Our last day on Kaua’i, we visited Allerton Gardens. Wow. The tropical profusion was both beautiful and strange. The year round growing season gives plants the opportunity to get creative. We saw breadfruit trees while our guide explained some of the research the institute was doing to bring breadfruit, which is a good staple food, to regions with food shortages through their hunger initiative, we smelled the very stinky fruit of the skunk tree, learned how vanilla is grown (it kind of looks like it’s being tortured)… My kids thought the best part was sitting in the big ficus tree roots where there were some fake raptor eggs. This was of course where the scene from Jurassic Park was filmed. Life finds a way.


Allerton Tree


House plants

The next island was Maui. Kaua’i is often called the garden island and, while Maui looks drier from the western side, if you head out to Hana you’ll probably think Maui is the jungle island; I saw several of the tropical plants I have in my home— only here their leaves were platter size or bigger. Now I feel like I’m keeping my houseplants from reaching their full potential. We decided to stay in Hana to enjoy some of the different beaches, waterfalls, and hiking out that way. To get there you have to take the ‘road to Hana’; many guide books describe it as a winding road. We have winding roads where I live; this was not a winding road, this was a very long series of left and right turns. My older daughter threw up on us in the car— the first time since she was a baby.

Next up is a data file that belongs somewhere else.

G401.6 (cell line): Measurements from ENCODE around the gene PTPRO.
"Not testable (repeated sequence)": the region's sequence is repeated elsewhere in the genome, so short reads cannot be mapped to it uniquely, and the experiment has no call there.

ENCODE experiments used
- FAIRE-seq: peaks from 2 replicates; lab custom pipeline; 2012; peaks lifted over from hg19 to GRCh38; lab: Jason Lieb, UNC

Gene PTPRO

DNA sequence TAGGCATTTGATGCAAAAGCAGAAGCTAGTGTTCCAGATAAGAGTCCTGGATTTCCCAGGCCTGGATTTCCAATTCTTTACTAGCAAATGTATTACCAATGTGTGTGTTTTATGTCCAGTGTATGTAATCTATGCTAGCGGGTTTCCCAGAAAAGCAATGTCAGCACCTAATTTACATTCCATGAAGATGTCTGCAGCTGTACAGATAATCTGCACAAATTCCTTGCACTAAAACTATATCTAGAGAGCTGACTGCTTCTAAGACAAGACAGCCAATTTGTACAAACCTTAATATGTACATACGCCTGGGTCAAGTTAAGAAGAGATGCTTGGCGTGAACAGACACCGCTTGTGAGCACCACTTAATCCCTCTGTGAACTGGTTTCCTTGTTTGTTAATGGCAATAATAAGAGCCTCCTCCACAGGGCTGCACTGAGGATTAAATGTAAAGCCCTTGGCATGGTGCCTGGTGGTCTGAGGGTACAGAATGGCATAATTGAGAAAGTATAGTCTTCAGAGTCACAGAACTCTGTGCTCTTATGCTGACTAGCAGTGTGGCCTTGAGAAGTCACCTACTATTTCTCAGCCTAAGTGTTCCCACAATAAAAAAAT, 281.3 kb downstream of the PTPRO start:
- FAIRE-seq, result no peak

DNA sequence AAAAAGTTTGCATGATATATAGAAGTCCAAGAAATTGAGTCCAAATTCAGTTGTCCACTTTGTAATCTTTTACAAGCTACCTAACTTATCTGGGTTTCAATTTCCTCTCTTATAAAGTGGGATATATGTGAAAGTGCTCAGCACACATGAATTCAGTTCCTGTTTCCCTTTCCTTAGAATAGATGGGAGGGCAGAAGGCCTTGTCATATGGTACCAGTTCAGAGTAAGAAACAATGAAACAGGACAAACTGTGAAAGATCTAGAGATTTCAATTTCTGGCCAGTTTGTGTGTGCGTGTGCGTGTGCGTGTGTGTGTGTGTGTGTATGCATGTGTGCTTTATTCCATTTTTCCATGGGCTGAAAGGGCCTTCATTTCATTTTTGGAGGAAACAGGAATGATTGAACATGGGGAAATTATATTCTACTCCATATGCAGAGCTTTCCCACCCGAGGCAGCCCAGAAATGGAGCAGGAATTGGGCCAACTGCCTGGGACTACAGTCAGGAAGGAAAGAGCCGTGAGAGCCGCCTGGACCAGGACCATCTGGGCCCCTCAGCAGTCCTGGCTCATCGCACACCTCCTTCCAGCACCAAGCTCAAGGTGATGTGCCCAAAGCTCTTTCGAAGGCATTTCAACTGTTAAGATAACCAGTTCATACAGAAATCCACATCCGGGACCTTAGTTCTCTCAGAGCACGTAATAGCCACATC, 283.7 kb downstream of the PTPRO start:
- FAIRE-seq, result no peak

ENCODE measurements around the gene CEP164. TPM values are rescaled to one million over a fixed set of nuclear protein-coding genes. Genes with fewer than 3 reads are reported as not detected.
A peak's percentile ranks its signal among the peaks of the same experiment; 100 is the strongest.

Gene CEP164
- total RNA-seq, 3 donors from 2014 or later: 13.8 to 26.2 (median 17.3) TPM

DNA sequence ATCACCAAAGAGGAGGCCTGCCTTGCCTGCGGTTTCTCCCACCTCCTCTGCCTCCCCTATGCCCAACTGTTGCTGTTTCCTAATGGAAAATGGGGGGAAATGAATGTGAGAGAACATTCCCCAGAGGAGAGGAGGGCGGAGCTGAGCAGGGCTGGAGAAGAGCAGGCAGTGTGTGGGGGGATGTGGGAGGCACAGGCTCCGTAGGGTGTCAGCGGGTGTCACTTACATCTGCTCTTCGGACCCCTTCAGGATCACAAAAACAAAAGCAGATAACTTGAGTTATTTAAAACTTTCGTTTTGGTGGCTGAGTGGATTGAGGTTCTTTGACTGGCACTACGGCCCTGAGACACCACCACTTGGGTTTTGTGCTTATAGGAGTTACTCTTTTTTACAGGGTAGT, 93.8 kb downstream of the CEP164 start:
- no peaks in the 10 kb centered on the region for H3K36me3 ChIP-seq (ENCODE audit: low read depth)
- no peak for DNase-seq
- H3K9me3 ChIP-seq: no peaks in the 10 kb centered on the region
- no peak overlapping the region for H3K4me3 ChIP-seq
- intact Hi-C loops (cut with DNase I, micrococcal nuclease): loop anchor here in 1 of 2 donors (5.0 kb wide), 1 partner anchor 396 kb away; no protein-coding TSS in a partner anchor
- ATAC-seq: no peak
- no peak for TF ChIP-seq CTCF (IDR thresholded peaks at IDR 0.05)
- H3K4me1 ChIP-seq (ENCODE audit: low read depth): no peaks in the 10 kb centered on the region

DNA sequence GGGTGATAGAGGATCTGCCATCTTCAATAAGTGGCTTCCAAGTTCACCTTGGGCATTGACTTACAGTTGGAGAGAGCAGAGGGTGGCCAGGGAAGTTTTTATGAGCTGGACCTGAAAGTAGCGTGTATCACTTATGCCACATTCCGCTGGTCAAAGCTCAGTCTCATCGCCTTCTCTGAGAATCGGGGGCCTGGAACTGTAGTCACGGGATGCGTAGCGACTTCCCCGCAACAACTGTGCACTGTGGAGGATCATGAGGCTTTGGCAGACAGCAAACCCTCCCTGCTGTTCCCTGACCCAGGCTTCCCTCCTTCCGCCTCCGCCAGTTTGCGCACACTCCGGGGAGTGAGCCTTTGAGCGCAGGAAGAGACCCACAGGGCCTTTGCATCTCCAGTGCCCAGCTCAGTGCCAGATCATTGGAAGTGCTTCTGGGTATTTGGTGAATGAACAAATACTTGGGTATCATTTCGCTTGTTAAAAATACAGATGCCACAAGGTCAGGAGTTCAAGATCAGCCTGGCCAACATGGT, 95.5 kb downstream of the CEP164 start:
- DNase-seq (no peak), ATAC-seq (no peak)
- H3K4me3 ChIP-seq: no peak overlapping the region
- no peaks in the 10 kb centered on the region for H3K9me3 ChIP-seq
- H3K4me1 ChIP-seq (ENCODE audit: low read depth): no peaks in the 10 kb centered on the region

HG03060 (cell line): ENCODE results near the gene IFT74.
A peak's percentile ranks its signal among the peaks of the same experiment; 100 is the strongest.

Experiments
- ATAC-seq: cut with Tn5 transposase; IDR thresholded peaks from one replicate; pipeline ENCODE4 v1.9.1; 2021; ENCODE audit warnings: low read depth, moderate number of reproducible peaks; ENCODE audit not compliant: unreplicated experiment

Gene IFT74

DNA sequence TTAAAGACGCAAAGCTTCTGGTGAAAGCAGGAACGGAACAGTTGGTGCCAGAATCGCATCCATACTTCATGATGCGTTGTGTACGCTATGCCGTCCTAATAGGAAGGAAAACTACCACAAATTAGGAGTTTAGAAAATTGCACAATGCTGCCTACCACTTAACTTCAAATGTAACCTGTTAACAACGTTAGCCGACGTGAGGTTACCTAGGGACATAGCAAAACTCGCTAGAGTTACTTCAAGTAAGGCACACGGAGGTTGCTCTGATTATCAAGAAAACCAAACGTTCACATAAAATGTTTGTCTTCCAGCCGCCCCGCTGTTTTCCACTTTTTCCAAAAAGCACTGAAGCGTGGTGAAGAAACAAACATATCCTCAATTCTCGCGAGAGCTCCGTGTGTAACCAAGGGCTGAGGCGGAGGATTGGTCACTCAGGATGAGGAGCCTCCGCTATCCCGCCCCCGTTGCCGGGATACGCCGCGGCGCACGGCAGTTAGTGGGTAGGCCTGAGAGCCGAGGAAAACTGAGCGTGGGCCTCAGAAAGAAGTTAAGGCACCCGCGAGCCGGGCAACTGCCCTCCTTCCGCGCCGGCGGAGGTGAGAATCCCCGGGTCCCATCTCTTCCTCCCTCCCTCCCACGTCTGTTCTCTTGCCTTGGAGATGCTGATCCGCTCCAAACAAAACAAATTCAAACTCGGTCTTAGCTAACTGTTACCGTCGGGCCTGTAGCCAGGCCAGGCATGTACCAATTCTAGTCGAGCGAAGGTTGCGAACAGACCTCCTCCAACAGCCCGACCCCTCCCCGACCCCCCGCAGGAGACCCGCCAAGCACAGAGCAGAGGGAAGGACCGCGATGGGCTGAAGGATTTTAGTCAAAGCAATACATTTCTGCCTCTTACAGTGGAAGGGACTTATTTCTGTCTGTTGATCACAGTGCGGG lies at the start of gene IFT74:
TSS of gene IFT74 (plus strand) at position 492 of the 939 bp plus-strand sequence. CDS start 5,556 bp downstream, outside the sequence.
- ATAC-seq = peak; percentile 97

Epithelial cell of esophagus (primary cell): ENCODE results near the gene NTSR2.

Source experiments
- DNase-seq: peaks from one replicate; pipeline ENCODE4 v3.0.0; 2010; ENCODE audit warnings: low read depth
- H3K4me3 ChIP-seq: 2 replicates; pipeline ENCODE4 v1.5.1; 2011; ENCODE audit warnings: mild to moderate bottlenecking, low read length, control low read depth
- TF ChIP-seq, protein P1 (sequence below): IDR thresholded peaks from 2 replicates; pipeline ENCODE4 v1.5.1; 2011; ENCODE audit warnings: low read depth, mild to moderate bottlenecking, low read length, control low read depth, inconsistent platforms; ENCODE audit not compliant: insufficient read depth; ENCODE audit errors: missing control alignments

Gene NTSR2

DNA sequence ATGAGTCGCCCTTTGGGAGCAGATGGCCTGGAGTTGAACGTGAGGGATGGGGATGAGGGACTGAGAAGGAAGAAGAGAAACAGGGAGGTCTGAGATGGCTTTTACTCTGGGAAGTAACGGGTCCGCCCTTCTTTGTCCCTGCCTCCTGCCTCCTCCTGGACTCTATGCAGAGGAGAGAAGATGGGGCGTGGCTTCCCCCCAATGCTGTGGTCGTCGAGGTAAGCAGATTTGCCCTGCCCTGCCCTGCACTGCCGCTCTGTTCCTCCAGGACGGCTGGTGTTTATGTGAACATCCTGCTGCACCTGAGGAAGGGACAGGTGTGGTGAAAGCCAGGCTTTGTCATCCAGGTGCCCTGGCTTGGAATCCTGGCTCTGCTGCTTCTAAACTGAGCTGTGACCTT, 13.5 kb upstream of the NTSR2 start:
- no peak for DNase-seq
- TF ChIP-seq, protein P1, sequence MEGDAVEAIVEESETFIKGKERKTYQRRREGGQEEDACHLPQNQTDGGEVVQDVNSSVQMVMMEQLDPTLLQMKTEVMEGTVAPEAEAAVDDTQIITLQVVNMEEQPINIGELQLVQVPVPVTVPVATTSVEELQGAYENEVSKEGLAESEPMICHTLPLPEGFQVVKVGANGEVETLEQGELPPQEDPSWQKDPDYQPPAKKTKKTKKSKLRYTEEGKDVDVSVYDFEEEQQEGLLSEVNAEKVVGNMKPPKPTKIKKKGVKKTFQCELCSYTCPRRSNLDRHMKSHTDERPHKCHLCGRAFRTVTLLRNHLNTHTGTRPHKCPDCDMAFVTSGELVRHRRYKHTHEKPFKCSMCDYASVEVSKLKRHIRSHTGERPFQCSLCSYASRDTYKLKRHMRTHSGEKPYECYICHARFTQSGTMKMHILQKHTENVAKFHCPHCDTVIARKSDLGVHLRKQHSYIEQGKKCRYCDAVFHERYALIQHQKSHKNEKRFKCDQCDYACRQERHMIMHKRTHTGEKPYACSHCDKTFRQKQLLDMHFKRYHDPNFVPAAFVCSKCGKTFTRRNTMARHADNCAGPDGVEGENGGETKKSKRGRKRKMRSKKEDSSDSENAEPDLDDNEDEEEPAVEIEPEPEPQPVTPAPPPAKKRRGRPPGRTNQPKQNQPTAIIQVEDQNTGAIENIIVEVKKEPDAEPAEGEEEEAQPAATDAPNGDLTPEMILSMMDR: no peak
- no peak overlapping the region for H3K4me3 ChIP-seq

Hana Waterfall
Hana waterfall after rain.

Hana is a small town with just a couple of ‘eat places,’ Hasegawa General Store, a luxe adults only hotel, a few condos, and some other small shops and places to stay. And it is unbelievably lush. On our first day, we headed for the Kipahulu side of Haleakala National Park. On this side of the park, you have a rainforest with waterfalls that run out to the sea after a series of pools called ‘Ohe’o Gulch. The pools are also referred to by their tourist attraction name: ‘Seven Sacred Pools’— although since it had rained on the mountain the night before, they looked more liked the seven stages of the great muddy deluge. No swimming in sacred water for us, so we headed up the Pipiwai Trail. This is a stunning trail leading over waterfalls, past a huge Banyan tree, through a zen grove of bamboo, and finally to the base of 400 foot Waimoku Falls. I usually try to avoid writing too much advice about what to do, but here I think it’s warranted. This part of the park is a rainforest, which means it rains a lot. A few other hikers actually hiked in their bathing suits, so that’s an option, but the main thing is not to wear hiking boots. Sturdy water shoes, like Tevas, are the best footwear for this trail and especially the stream crossing near the falls (a group in flip flops did pass us, but gee I would feel like an idiot if I wiped out— and I wouldn’t be able to chalk it up to youthful indiscretion). We didn’t go right up to the falls or swim in the pool below it because there was a flash flood warning in effect that day and the ranger had emphasized to us that you never know when a glut of debris and water or a large log will come over the falls when they’ve had a lot of rain. Still, that couldn’t take away from the fantasy of walking through the jungle and coming to a magnificent waterfall. I’m beginning to think Hawaii was born under a water sign as the ocean and the waterfalls make all the rules here.